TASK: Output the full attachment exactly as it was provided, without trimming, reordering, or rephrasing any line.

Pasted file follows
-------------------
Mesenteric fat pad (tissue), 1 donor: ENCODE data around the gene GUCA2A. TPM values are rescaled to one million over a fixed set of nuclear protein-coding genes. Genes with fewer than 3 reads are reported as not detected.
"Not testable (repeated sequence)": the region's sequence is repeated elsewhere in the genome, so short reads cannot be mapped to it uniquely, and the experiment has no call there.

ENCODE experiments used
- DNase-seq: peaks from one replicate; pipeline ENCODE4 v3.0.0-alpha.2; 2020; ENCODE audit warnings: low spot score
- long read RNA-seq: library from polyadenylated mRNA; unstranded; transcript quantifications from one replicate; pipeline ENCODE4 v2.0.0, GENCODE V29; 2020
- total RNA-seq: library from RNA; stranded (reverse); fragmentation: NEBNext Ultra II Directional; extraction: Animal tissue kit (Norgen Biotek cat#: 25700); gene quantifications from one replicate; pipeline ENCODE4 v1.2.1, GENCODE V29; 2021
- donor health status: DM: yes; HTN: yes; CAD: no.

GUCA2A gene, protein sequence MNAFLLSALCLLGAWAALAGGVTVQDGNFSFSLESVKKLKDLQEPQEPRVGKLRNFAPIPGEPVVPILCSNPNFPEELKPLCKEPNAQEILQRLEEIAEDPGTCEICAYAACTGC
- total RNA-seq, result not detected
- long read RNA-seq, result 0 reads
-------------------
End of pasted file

Mesenteric fat pad (tissue), 1 donor: ENCODE data around the gene GUCA2A. TPM values are rescaled to one million over a fixed set of nuclear protein-coding genes. Genes with fewer than 3 reads are reported as not detected.
"Not testable (repeated sequence)": the region's sequence is repeated elsewhere in the genome, so short reads cannot be mapped to it uniquely, and the experiment has no call there.

ENCODE experiments used
- DNase-seq: peaks from one replicate; pipeline ENCODE4 v3.0.0-alpha.2; 2020; ENCODE audit warnings: low spot score
- long read RNA-seq: library from polyadenylated mRNA; unstranded; transcript quantifications from one replicate; pipeline ENCODE4 v2.0.0, GENCODE V29; 2020
- total RNA-seq: library from RNA; stranded (reverse); fragmentation: NEBNext Ultra II Directional; extraction: Animal tissue kit (Norgen Biotek cat#: 25700); gene quantifications from one replicate; pipeline ENCODE4 v1.2.1, GENCODE V29; 2021
- donor health status: DM: yes; HTN: yes; CAD: no.

GUCA2A gene, protein sequence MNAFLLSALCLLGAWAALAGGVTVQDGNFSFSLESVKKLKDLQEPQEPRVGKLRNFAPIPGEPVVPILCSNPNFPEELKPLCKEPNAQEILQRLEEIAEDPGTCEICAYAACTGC
- total RNA-seq, result not detected
- long read RNA-seq, result 0 reads